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Office of The Ombudsman elaborates on its recommendation made to Working Family and Student Financial Assistance Agency

26 March 2015

The Office of The Ombudsman published a direct investigation report on March 24, in which the Office commented on the inadequacies of the Working Family and Student Financial Assistance Agency (“WFSFAA”) in tackling the serious default problems of its Non-means-tested Loan Scheme (“the Loan Scheme”).

 

In the report, the Office recommended that WFSFAA further deliberate with the Privacy Commissioner for Personal Data, with a view to implementing as soon as possible the measure of forwarding the negative credit data of the more serious defaulters to credit reference agencies for greater deterrence from loan default.  Since that recommendation has generated much media discussions, the Office today (March 26) elaborates on the justifications leading to the recommendation.

 

The granting of low-interest, non-means-tested loans under the WFSFAA Loan Scheme is already very generous, with very lenient repayment arrangements.  WFSFAA is duty-bound to ensure proper management of public funds.  Hence, it is imperative for WFSFAA to devise effective measures to curb serious default cases involving large overdue amounts and long default periods, and in which the defaulters do not have sufficient grounds to apply for deferred repayment.  Of course, the Office would welcome any concrete suggestions from any person for WFSFAA’s consideration.  However, we deem it important that any punitive measures and means of debt recovery should be commensurate with the wrongs committed.  For instance, following the practice of some private financial institutions in consigning debt recovery action to “debt collection agencies”, imposing fines, or even restricting defaulters from leaving Hong Kong are not appropriate measures in our view.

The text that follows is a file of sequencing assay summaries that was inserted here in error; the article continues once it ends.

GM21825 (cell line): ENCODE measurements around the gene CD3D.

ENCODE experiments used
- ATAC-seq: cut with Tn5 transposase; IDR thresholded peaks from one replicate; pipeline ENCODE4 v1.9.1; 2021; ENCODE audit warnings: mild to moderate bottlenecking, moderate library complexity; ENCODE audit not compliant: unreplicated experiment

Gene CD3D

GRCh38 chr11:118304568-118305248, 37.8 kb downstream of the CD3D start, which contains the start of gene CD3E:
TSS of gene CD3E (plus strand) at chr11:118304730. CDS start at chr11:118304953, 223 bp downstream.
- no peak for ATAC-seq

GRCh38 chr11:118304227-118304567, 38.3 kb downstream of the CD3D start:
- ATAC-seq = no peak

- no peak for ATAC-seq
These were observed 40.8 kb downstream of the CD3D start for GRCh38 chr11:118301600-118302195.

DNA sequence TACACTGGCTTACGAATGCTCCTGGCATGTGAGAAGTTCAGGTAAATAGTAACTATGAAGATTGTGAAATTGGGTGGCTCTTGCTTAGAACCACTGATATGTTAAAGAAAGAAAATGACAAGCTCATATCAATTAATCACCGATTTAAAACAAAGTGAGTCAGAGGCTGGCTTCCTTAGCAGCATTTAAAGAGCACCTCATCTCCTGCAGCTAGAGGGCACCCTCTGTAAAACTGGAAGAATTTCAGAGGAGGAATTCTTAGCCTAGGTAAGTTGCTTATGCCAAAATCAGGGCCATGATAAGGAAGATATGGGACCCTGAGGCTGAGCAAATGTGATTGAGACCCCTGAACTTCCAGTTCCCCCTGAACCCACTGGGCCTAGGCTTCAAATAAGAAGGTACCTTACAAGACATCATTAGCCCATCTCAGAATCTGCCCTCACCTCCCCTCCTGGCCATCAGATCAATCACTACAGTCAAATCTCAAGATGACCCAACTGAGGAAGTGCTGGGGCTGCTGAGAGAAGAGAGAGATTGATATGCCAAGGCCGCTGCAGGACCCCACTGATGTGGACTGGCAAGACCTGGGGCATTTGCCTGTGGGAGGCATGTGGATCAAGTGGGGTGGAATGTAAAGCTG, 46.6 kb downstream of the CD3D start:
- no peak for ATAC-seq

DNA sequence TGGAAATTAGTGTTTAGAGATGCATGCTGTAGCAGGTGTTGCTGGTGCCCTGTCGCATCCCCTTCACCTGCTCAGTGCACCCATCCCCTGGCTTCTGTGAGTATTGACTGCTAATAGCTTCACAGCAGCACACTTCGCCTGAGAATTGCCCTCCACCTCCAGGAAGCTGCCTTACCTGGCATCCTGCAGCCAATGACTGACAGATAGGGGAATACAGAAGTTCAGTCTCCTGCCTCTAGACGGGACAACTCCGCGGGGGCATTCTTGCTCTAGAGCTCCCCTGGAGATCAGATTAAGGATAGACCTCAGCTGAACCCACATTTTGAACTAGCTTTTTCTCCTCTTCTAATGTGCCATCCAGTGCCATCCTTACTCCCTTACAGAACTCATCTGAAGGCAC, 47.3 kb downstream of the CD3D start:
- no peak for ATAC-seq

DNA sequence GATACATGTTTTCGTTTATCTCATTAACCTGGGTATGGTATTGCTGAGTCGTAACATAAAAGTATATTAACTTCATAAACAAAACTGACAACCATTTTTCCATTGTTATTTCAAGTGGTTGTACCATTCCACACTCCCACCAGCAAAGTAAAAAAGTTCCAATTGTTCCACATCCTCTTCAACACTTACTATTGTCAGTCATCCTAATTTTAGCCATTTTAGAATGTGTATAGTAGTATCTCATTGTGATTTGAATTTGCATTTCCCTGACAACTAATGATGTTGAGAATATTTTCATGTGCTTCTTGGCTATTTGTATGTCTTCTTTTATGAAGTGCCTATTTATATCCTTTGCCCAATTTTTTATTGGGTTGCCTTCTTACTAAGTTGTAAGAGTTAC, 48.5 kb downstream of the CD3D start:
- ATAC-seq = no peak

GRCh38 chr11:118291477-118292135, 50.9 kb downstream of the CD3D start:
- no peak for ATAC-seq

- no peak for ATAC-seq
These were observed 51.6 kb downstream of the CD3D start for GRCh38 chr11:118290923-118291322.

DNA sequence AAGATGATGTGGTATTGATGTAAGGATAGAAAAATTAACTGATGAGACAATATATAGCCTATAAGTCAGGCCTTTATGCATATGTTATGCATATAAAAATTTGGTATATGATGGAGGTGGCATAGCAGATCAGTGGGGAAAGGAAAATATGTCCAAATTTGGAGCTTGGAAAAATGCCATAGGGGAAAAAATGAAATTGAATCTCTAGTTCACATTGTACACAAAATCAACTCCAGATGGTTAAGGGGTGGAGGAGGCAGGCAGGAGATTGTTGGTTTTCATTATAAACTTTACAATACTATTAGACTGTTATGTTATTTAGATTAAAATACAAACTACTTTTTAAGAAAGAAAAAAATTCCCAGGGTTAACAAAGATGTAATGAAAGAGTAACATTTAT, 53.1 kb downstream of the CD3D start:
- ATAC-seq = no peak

Another practice of private financial institutions, i.e. forwarding the credit data of loan borrowers to credit reference agencies, is nevertheless worthy of consideration by WFSFAA.  The long-established practice has a strong deterrent effect as loan defaulters have to bear the consequence of having a negative credit record.  Besides, the public at large well understands how that practice operates.  As WFSFAA’s granting of loans to students has no difference in nature from the business of private financial institutions in advancing credit to borrowers, the Office believes that if WFSFAA applies that practice to the Loan Scheme, there will be a similar deterrent effect on serious loan default and the problem of loan default could be harnessed.

 

Regarding the personal data privacy of loan borrowers under the Loan Scheme, WFSFAA is in fact prepared to seek the prior consent of the loan borrowers for passing their negative credit data to credit reference agencies should they default on their loans.  WFSFAA also stresses that only negative credit data of serious defaulters would be forwarded to credit reference agencies.  The treatment of personal data of loan borrowers, therefore, would be well regulated.

 

The Office notes that some people have reservations about this proposed measure.  They point out that the sharing of the negative credit data in the credit database is currently confined to private financial institutions within the industry.  Their worry is that if WFSFAA is to be included in the system, other Government departments that may need to deal with outstanding payments (e.g. the Inland Revenue Department, Water Supplies Department, and Rating and Valuation Department) or private institutions (e.g. telecommunications companies) may also wish to be included as well, and that might have an adverse impact on protection of personal data privacy.  From our perspective, the two situations should not be confused.  The negative credit data relating to loan defaulters under the Loan Scheme of WFSFAA are clearly akin to the credit data collected and processed by private financial institutions, while what Government departments such as the Inland Revenue Department or telecommunications companies have to handle are statutory levies or service charges, which are totally different in nature from loan defaults.  The reservations of those people are, therefore, unwarranted.

 

The Office is pleased to learn that WFSFAA has responded positively to the Office’s views and indicated that it will continue to deliberate with the PCPD on how the negative credit data of serious defaulters under the Loan Scheme can be forwarded to credit reference agencies to achieve greater deterrent effect.

 

Office of The Ombudsman

 

March 26, 2015

 

Note to Editors: For press enquiries, please contact the Senior Manager (External Relations) of the Office of The Ombudsman, Ms Kathleen Chan (Tel: 2629 0565).

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